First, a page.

MARYSVILLE — As of Dec. 6, the possession and use of one ounce or less of marijuana becomes legal in the state of Washington, but how this will be enforced and prosecuted depends upon whom you ask, and in what part of the state.
Prosecutors for King, Pierce and Clark counties have all stated their intentions to drop their existing misdemeanor marijuana possession cases, but as of Nov. 30, prosecutors for Snohomish County were still exploring what the disposition might be on their own existing marijuana cases.
“[Snohomish County Prosecutor] Mark Roe and our other attorneys have been talking to law enforcement and each other,” said Hal Hupp, deputy prosecuting attorney for Snohomish County, who didn’t expect the matter to be resolved by Dec. 6. “Part of the problem is that the legal definition of marijuana up to Dec. 6, 2012, is different from the legal definition of marijuana from Dec. 6, 2012, forward.”
One luxury for the Snohomish County Prosecutor’s Office with these cases is that, as Hupp said, “Dec. 6 is the start date for the new marijuana laws, but it’s not the deadline for decisions on the old laws.”
Both Hupp and Shari Ireton, director of communications for the Snohomish County Sheriff’s Office, acknowledged the complexities of the law in the wake of Washington state voters passing Initiative 502, although she cited the new laws themselves as establishing at least a few certainties.
“If the law says that possession of an ounce or less is legal, we’re not going to arrest you for it,” Ireton said. “If you’re in possession of more than that amount, or you’re under 21 years of age, or you’re distributing it, we will. If we get a call about 30-year-olds smoking up in the park, we’ll respond, because displaying or consuming marijuana in public is still illegal.”
Although the possession, use and sale of marijuana-related drug paraphernalia will no longer be a crime or civil infraction, Ireton acknowledged that until the state comes up with licensing guidelines there is no legal way for people to obtain marijuana itself in Washington, unless they’re medical marijuana recipients.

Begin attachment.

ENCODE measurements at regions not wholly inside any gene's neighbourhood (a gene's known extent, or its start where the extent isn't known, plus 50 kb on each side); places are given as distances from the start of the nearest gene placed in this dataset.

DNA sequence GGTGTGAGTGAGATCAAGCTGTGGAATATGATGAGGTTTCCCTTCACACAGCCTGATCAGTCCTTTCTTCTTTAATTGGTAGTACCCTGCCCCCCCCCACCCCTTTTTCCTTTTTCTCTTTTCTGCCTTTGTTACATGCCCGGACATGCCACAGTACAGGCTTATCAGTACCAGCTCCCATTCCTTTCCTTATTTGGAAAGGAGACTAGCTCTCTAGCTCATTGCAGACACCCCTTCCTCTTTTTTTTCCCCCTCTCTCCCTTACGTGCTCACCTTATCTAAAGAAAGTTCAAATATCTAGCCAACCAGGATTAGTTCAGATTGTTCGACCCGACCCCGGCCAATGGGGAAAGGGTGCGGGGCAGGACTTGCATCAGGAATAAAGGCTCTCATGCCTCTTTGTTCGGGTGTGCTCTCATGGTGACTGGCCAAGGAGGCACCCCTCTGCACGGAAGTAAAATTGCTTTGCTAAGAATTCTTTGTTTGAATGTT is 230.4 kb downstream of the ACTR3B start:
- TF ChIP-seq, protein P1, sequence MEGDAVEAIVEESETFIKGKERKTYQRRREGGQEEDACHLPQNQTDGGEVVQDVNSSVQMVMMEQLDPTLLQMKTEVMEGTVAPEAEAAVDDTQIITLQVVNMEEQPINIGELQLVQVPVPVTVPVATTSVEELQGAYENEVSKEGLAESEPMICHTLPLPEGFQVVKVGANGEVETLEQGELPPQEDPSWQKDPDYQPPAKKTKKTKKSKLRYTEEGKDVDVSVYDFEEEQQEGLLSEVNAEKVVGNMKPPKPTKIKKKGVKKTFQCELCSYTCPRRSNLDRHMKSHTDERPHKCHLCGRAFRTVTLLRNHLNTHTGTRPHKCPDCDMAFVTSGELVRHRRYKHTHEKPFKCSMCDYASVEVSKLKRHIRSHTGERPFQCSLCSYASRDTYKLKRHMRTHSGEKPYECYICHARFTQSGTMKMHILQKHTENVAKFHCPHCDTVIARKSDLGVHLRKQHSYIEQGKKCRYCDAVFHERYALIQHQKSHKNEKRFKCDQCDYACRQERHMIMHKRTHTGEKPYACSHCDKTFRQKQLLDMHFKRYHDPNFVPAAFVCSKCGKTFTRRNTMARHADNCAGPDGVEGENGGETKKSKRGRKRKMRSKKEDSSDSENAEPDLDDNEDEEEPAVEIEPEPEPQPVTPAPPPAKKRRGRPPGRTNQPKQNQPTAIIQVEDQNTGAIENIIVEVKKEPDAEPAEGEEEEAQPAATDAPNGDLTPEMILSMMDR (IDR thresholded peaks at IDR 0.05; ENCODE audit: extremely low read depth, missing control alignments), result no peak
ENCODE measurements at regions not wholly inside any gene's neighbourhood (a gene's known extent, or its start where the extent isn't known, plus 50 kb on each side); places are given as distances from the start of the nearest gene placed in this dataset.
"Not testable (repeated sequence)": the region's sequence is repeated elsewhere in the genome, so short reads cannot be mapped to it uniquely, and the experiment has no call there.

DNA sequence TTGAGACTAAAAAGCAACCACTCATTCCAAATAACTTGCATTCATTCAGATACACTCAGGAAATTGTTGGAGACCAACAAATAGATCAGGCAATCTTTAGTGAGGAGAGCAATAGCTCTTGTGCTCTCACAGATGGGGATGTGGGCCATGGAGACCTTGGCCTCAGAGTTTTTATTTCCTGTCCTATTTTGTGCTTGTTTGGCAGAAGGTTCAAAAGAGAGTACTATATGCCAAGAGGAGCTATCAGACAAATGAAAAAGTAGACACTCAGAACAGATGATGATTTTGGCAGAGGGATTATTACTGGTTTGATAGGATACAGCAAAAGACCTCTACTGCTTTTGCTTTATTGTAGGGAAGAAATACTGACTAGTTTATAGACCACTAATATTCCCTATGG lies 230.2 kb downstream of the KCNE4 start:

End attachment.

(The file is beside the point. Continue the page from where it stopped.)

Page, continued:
At the same time, Ireton and Hupp both noted that drivers’ THC levels from marijuana will continue to be grounds for DUI arrests.
Ireton conceded that “these are very confusing laws,” especially given the differing ways in which each county is choosing to respond to them, while Hupp pointed out that the Snohomish County Prosecutor’s Office is responding “as quickly as it can,” given that “this is a small part of what we do, which tends to focus more on violent and sexual assaults and murder. The costs involved in these changes are already significant.”
“And no, members of the Snohomish County Sheriff’s Office can’t start smoking marijuana, because we’re still bound by federal laws,” Ireton said, in an attempt to clear up one misconception she’s already encountered.
Marysville City Attorney Grant Weed explained that Marysville, like many cities in Washington, had not yet “sorted out all of the issues the 60-plus page I-502 presents,” but assured citizens that the city of Marysville intends to enforce the new law as written, including the DUI aspects of the new law.
“The city will also be monitoring the many state regulations that will be adopted by the Liquor Control Board over the next year, and taking appropriate steps to seek compliance,” Weed said. “We will also be watching to see what the U.S. Attorney’s Office may do at the federal level.”
Arlington City Attorney Steve Peiffle likewise described his own staff as “still looking at this issue,” albeit at a staff level rather than an attorney one at this point.
“Not unlike the pattern of the past few years, we’re waiting for the federal response,” Peiffle said. “We know that the possession of certain quantities above the age of 21 will no longer be prosecuted and the sale of it is still illegal, but to a large extent, we have no real clue beyond that. We’re operating without guidance and hoping someone at a higher level will enlighten us.”